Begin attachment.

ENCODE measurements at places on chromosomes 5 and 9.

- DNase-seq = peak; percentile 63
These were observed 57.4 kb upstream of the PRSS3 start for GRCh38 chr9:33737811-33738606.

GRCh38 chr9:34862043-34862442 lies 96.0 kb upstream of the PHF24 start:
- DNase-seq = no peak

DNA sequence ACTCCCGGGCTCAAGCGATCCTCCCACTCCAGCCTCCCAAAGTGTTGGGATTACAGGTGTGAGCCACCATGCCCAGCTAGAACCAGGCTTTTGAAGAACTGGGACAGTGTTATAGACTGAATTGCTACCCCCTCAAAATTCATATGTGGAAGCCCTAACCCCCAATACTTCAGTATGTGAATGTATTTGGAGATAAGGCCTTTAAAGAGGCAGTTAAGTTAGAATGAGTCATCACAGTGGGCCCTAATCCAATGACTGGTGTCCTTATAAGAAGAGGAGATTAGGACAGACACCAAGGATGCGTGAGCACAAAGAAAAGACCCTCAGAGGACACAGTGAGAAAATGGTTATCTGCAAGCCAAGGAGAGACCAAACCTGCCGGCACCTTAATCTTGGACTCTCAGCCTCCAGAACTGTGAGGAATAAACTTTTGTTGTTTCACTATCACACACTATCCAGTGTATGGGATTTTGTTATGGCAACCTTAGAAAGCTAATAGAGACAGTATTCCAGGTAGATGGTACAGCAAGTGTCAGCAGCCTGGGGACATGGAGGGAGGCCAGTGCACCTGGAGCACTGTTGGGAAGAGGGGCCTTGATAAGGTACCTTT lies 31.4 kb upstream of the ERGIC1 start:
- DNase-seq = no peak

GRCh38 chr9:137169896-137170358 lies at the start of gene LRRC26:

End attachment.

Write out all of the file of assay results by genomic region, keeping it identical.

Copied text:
ENCODE measurements at places on chromosomes 5 and 9.

- DNase-seq = peak; percentile 63
These were observed 57.4 kb upstream of the PRSS3 start for GRCh38 chr9:33737811-33738606.

GRCh38 chr9:34862043-34862442 lies 96.0 kb upstream of the PHF24 start:
- DNase-seq = no peak

DNA sequence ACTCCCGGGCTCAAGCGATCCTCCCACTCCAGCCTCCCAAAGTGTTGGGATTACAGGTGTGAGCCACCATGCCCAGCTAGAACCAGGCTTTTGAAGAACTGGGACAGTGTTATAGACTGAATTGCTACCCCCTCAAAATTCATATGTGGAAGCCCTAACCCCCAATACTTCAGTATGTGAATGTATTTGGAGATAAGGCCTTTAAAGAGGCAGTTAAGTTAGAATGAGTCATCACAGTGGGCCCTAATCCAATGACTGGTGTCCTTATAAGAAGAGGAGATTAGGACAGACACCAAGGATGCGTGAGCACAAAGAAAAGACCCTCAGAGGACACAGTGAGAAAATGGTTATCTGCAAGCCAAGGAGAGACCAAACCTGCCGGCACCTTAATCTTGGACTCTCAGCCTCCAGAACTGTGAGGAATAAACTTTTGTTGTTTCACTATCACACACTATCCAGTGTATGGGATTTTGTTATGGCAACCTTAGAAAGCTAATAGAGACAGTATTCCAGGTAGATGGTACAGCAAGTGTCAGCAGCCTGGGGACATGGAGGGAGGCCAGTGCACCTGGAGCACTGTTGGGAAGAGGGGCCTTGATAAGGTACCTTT lies 31.4 kb upstream of the ERGIC1 start:
- DNase-seq = no peak

GRCh38 chr9:137169896-137170358 lies at the start of gene LRRC26: